Endoscopic management of symptomatic caliceal diverticula: a retrospective comparison of percutaneous nephrolithotripsy and ureteroscopy.
BACKGROUND AND PURPOSE: A myriad of minimally invasive options exist for managing symptomatic caliceal diverticula, including shockwave lithotripsy, percutaneous surgery, retrograde ureteroscopy, and laparoscopy. Yet no direct comparisons have been made in the literature of the relative treatment efficacy of ureteroscopy (URS) and percutaneous nephrolithotripsy (PNL). A retrospective review of our patients was performed to determine the most appropriate endoscopic management option for patients with symptomatic caliceal diverticula. PATIENTS AND METHODS: Between November of 1994 and April 2001, 39 patients presented with symptomatic caliceal diverticula, 37 of which contained calculi. Twenty-two patients (56%) underwent PNL, and 17 patients (44%) were managed by URS. Of the PNL group, 82% required the creation of a neoinfundibulotomy. The stone burden in the PNL group averaged 11.4 x 12.0 mm and that in the URS group 12.7 x 13.0 mm (p > 0.05). Pain, recurrent urinary tract infections, and nausea and vomiting were the presenting complaints in both subgroups of patients, with pain being by far the most common symptom. The average hospital stay was 2.8 days for the PNL group. All the URS procedures were performed on a same-day-surgery basis. Results, including stone-free, symptom-free, and complication rates, were compared for the two groups. RESULTS: Thirty-five percent of the URS group were symptom free at 6 weeks' follow-up, with an additional 29% reporting an improvement in pain, whereas 86% of the PNL group was completely symptom free at 6 weeks' follow-up. Only 19% of the URS group were stone free on follow-up intravenous urography v 78% of those undergoing PNL (three patients failed to return for follow-up imaging). It was not possible to identify the ostium of the stenotic infundibulum in 4 patients (24%) undergoing URS, and 7 patients (41%) eventually went on to PNL with ultimate success. The PNL was statistically better than URS in producing stone-free results for diverticula located in the upper pole and for stones <11 mm (p < 0.05). No complications occurred in the URS group; however, complications were identified in four patients after PNL. One patient developed clot urinary retention necessitating Foley catheterization and manual bladder irrigation; one patient experienced significant bleeding necessitating early cessation of the procedure. Two patients sustained intrathoracic complications, one a pneumothorax and the other a pneumohemothorax after supra-11(th) rib access. Both were managed successfully with tube thoracostomy. CONCLUSIONS: Our review clearly suggests an advantage of percutaneous management over ureteroscopy for complex posterior symptomatic caliceal diverticula, although with a slightly increased risk of complications. Therefore, PNL should be considered the primary modality for managing these difficult processes. In cases where the stenotic infundibulum cannot be traversed with a guidewire, creation of a neoinfundibulotomy permitted secure access to the collecting system while providing effective results.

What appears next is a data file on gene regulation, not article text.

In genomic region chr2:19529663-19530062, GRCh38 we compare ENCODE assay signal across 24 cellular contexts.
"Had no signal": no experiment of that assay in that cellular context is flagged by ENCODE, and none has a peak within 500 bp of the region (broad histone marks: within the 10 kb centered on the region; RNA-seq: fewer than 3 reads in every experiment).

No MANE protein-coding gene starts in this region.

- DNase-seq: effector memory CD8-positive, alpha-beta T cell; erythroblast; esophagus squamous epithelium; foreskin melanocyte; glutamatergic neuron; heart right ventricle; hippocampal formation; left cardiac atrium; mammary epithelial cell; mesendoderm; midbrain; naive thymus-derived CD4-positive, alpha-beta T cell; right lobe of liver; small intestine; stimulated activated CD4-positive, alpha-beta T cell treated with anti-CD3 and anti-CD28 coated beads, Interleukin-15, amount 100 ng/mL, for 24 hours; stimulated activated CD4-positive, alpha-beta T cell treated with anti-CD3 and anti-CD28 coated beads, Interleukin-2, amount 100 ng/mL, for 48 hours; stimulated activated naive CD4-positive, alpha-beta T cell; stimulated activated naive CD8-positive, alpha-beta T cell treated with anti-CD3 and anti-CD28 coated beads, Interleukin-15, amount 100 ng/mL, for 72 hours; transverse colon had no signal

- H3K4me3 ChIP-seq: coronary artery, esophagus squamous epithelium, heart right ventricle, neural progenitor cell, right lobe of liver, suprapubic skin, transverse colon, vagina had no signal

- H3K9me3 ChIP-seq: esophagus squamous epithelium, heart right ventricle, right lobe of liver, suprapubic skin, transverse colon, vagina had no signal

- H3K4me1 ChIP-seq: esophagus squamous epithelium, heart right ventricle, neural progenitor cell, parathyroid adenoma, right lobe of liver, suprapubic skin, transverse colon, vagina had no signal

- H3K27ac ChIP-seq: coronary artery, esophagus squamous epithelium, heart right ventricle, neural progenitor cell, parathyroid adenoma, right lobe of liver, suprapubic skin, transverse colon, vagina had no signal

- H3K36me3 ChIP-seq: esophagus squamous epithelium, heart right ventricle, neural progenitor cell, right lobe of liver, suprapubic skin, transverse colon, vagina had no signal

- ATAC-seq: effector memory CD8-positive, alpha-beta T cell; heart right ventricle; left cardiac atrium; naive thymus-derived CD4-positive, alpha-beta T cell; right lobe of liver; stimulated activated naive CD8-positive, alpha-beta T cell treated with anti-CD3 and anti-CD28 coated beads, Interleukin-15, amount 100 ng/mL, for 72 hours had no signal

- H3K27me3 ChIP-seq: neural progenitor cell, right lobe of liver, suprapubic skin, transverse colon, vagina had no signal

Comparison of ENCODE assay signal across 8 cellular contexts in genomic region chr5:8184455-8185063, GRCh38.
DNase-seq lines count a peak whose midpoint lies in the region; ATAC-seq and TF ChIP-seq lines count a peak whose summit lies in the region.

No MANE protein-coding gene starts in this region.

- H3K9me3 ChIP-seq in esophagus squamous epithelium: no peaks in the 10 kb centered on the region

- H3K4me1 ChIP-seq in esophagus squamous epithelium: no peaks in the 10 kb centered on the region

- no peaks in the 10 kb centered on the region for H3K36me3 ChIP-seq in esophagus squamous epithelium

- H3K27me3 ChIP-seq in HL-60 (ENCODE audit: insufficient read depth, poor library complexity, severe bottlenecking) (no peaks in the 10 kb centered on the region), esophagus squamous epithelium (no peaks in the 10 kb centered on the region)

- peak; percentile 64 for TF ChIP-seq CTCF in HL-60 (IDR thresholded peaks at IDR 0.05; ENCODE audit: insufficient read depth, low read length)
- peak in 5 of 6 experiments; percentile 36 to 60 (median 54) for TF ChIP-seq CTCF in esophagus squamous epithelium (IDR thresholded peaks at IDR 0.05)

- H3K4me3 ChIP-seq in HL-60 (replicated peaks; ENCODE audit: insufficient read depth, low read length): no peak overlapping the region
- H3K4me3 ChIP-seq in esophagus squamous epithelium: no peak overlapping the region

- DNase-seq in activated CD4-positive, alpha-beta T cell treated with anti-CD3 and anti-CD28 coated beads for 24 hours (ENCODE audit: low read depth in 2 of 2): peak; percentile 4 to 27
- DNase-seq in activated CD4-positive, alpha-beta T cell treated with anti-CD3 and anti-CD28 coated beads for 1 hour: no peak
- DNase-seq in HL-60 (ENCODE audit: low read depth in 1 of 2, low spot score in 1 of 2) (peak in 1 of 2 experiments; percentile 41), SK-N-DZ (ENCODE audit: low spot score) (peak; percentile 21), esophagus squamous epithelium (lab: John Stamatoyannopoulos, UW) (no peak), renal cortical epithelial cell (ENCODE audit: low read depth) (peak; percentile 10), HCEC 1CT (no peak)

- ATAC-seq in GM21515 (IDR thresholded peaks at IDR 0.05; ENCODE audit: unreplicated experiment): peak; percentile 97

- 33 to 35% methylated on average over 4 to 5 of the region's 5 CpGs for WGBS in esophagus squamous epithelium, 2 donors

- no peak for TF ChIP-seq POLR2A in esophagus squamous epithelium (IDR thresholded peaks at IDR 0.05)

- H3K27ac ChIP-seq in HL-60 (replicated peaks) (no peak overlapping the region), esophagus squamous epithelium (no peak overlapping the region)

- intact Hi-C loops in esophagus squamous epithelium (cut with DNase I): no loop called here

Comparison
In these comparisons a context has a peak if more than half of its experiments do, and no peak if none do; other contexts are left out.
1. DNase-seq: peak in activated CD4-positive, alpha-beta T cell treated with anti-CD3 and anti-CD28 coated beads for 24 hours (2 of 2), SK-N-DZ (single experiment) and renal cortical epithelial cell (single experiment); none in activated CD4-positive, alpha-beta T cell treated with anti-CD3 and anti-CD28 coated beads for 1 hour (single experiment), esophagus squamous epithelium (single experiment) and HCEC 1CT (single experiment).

Auge, BK; Munver, R; Kourambas, J; Newman, GE; Preminger, GM
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